In the latest setback of a miserable season, Andy Murray has dropped his plans to participate in the French Open — which starts a fortnight today — after experiencing a recurrence of groin pain while training in Rome.
His intention now is to make an early start in his grass-court preparation in order to be as ready as possible for Queen’s and Wimbledon — the two most productive tournaments of his career. Clearly, he will first have to overcome this lingering and mysterious groin problem, which first surfaced just before the Miami Open in March.
Murray travelled out to Rome a week ago to test himself in a series of practice sessions with leading players. He is understood to have taken Novak Djokovic to a tie-break in their unofficial set last Sunday, and also made a late entry into the doubles event as an alternate, playing alongside Liam Broady. Together, they showed strength of character to come back and eliminate Luke Saville and Max Purcell in the first round.
But after going out in the second round to Kevin Kravietz and Horia Tecau, Murray was equivocal during an interview with the Press Association. “Today didn't feel that great on the court,” he said. “I didn't play that well in comparison to yesterday.”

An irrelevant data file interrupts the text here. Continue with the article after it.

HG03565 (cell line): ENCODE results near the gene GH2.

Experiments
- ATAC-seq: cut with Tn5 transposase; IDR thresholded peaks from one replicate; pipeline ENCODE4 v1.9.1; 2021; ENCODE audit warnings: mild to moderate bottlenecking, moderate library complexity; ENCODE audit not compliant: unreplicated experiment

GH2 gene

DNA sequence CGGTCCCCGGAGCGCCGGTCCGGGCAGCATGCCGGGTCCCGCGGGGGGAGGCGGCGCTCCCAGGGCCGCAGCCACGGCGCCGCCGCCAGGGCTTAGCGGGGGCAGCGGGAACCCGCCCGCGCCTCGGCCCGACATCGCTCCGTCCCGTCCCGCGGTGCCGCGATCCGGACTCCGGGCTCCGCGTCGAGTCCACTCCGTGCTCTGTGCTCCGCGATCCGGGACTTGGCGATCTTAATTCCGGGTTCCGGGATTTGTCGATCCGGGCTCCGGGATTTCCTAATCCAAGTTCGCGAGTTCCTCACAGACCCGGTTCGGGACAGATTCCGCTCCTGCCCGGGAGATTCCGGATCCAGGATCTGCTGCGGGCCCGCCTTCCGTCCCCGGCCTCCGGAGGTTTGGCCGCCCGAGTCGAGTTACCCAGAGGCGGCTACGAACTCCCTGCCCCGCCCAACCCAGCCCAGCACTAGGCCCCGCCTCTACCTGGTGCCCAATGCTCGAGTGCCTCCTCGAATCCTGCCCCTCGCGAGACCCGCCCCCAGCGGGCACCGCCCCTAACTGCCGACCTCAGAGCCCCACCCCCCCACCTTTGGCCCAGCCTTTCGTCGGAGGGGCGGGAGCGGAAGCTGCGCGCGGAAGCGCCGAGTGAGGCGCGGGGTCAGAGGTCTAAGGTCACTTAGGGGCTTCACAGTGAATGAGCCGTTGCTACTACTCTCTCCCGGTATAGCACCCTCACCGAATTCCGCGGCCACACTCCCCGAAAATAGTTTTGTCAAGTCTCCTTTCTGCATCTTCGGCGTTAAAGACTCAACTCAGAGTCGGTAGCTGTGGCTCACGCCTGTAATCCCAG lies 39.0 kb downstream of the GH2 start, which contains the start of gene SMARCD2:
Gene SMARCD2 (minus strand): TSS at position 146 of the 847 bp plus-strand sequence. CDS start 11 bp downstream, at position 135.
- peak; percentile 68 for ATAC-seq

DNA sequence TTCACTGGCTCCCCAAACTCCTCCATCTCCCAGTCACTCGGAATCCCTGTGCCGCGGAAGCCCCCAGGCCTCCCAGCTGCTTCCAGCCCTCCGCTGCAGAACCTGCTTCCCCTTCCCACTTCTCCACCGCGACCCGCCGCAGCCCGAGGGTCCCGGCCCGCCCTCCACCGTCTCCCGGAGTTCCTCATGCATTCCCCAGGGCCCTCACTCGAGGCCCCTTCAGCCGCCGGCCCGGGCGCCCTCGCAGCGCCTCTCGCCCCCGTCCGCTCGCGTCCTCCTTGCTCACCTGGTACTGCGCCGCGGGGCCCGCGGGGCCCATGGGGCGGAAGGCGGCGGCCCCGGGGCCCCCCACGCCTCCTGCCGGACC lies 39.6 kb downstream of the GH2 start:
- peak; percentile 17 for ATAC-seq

The original intention had been to enter one of the two ATP 250 events next week, either in Geneva or Lyon, but that idea has been dropped. Clay has always been a difficult surface for Murray, whereas grass is his preferred environment, and he will no doubt be trying to convince himself that this last-minute rescheduling could work in his favour.
The last time he made a late withdrawal from the French Open was in 2013, after a bout of back trouble in Rome. He wound up winning his first Wimbledon a month later.
Yet the reality of this latest unfortunate development is that Murray has now appeared in only four majors since he first dropped off the tour in 2017, on account of his arthritic right hip. He has won just two grand-slam matches in that time, both at the US Open.
Since having that joint “resurfaced” in January 2019 — which meant the insertion of a metal rod in the top of the femur, which slots into a metal socket in his pelvis — Murray has been determined to prove that he can become the first singles player to compete successfully with a bionic hip. (Bob Bryan was able to extend his career substantially in the doubles arena, which is significantly less physically demanding.)
But the evidence is beginning to suggest that this may be an impossible dream, even if Murray has had some terrible luck along the way.
He will certainly be ruing the Covid-19 infection he suffered while feeling in otherwise strong physical shape in January, which kept him out of the Australian Open. Every time he misses a major tournament, he must wonder if he will ever play there again.